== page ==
This article is from the Genetic Diseases in Dogs FAQ, by Gary Mason.
Any attempt to address the genetic disease problem in dogs must take
into account the human component. People breed dogs for many reasons.
While there are exceptions to every rule, most breeders of pedigreed
dogs do seem to have the animals' best interests at heart. In the
main, the production of dogs with genetic diseases today is not done
out of malice, but out of ignorance due to a of lack of historical
But there are other forces at work as well. Many dogs are shown at
events sanctioned by various registration groups. Breeders of winning
dogs earn the respect of their peers and others, and that respect can
lead to enhanced benefits to the breeders. Within this environment,
other benefits can also be accrued from breeding winning dogs. These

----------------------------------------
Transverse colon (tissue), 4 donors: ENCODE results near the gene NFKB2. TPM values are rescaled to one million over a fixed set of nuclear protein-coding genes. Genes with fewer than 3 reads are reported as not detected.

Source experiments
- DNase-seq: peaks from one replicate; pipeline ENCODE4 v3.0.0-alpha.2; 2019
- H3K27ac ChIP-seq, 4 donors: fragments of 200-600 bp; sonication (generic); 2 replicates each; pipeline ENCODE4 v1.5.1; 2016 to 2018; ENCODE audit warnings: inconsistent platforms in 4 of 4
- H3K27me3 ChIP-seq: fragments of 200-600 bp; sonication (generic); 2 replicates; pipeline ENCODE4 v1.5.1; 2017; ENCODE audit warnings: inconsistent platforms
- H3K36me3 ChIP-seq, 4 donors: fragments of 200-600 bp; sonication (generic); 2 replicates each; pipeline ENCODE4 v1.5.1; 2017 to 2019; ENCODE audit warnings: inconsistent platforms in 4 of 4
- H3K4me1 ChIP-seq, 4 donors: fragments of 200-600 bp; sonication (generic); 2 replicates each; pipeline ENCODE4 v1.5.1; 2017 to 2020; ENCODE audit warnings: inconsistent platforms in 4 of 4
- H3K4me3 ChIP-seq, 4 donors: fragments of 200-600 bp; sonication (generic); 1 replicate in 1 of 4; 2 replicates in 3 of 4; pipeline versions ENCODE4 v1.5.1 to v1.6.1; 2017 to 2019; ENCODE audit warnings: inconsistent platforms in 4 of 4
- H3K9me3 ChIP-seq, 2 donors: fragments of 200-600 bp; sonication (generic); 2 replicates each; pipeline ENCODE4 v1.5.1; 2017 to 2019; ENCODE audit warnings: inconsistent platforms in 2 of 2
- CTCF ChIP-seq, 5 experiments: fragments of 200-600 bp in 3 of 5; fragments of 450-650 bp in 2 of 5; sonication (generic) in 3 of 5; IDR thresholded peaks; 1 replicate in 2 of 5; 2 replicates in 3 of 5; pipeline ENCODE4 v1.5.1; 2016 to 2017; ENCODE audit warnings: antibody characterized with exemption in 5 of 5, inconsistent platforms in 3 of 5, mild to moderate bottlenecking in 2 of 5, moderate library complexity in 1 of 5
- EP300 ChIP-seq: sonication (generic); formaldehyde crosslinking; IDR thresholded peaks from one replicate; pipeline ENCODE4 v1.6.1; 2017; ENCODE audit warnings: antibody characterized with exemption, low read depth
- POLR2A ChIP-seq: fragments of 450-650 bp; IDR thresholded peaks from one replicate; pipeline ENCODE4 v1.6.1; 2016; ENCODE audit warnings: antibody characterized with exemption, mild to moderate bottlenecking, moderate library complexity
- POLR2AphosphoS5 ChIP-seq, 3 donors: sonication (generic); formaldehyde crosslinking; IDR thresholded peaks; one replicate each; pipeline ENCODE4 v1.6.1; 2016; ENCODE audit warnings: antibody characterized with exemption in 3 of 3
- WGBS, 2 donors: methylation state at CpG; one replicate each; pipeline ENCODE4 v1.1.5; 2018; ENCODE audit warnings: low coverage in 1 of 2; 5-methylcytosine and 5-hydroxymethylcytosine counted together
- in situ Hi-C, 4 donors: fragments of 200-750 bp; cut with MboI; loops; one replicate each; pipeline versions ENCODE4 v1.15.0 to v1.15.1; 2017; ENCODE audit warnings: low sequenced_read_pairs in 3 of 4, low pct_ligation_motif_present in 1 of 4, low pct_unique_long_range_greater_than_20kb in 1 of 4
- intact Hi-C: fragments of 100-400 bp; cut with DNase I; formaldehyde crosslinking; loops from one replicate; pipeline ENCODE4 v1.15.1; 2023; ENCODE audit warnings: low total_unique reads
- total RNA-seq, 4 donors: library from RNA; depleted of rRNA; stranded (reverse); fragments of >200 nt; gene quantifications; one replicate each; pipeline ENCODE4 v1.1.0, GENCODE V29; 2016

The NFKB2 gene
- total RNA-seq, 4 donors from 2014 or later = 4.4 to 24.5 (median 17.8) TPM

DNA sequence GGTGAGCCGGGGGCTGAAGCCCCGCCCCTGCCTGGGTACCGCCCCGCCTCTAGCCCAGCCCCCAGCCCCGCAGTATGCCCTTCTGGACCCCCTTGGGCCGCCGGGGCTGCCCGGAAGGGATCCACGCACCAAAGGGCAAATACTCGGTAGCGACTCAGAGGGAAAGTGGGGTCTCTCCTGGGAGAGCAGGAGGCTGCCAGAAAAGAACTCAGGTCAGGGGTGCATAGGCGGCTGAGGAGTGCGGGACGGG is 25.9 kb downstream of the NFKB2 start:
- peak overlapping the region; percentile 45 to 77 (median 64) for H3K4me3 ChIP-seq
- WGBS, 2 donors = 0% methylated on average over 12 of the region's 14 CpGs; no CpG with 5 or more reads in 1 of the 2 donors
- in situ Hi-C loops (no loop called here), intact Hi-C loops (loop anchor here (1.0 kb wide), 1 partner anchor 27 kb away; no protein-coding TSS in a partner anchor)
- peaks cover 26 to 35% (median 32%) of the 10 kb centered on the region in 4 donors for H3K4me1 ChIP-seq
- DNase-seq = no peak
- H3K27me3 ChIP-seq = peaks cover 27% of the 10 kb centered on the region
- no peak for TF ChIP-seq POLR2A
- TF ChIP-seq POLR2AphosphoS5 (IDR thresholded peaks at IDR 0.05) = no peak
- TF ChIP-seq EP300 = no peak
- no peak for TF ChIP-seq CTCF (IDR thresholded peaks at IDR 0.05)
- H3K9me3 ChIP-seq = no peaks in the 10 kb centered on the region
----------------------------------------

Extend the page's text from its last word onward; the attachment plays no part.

include improving the breed; gaining personal satisfaction; and
commanding higher prices for puppies bred from the winner's
For genetic diseases to be eliminated, they should be given at least
as much weight as the other factors considered when breeding a dog --
principally conformation and behavioral traits. For any plan to be
successful would probably require that these benefits remain
achievable at current rates or better. The incentives provided for the
breeding of dogs without genetic diseases should be at least as good
-- probably better -- than exist today.